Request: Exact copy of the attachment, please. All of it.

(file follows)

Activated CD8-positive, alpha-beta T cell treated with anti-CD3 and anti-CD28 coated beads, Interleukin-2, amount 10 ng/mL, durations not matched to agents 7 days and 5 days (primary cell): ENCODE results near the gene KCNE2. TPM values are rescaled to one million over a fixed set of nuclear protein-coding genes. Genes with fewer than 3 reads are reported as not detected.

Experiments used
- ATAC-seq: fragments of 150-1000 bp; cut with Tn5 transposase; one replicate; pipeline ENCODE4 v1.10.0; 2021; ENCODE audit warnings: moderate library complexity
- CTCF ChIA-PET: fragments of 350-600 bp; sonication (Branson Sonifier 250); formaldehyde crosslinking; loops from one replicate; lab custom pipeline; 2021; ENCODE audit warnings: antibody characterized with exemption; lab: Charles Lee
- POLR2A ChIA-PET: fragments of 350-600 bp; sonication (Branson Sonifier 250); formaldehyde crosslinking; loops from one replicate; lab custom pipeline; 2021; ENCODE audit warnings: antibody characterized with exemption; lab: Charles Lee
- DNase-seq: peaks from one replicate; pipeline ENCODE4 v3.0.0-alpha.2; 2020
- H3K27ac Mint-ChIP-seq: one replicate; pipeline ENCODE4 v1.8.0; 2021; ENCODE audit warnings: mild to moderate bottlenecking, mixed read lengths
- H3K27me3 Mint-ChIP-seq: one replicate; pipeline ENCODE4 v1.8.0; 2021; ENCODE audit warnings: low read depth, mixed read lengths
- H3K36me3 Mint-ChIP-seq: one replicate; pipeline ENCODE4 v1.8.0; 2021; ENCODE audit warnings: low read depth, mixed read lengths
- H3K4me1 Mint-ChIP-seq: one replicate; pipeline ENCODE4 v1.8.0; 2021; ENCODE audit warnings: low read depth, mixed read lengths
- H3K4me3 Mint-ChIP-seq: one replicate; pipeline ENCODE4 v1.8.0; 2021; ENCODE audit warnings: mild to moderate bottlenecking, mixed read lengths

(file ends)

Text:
Activated CD8-positive, alpha-beta T cell treated with anti-CD3 and anti-CD28 coated beads, Interleukin-2, amount 10 ng/mL, durations not matched to agents 7 days and 5 days (primary cell): ENCODE results near the gene KCNE2. TPM values are rescaled to one million over a fixed set of nuclear protein-coding genes. Genes with fewer than 3 reads are reported as not detected.

Experiments used
- ATAC-seq: fragments of 150-1000 bp; cut with Tn5 transposase; one replicate; pipeline ENCODE4 v1.10.0; 2021; ENCODE audit warnings: moderate library complexity
- CTCF ChIA-PET: fragments of 350-600 bp; sonication (Branson Sonifier 250); formaldehyde crosslinking; loops from one replicate; lab custom pipeline; 2021; ENCODE audit warnings: antibody characterized with exemption; lab: Charles Lee
- POLR2A ChIA-PET: fragments of 350-600 bp; sonication (Branson Sonifier 250); formaldehyde crosslinking; loops from one replicate; lab custom pipeline; 2021; ENCODE audit warnings: antibody characterized with exemption; lab: Charles Lee
- DNase-seq: peaks from one replicate; pipeline ENCODE4 v3.0.0-alpha.2; 2020
- H3K27ac Mint-ChIP-seq: one replicate; pipeline ENCODE4 v1.8.0; 2021; ENCODE audit warnings: mild to moderate bottlenecking, mixed read lengths
- H3K27me3 Mint-ChIP-seq: one replicate; pipeline ENCODE4 v1.8.0; 2021; ENCODE audit warnings: low read depth, mixed read lengths
- H3K36me3 Mint-ChIP-seq: one replicate; pipeline ENCODE4 v1.8.0; 2021; ENCODE audit warnings: low read depth, mixed read lengths
- H3K4me1 Mint-ChIP-seq: one replicate; pipeline ENCODE4 v1.8.0; 2021; ENCODE audit warnings: low read depth, mixed read lengths
- H3K4me3 Mint-ChIP-seq: one replicate; pipeline ENCODE4 v1.8.0; 2021; ENCODE audit warnings: mild to moderate bottlenecking, mixed read lengths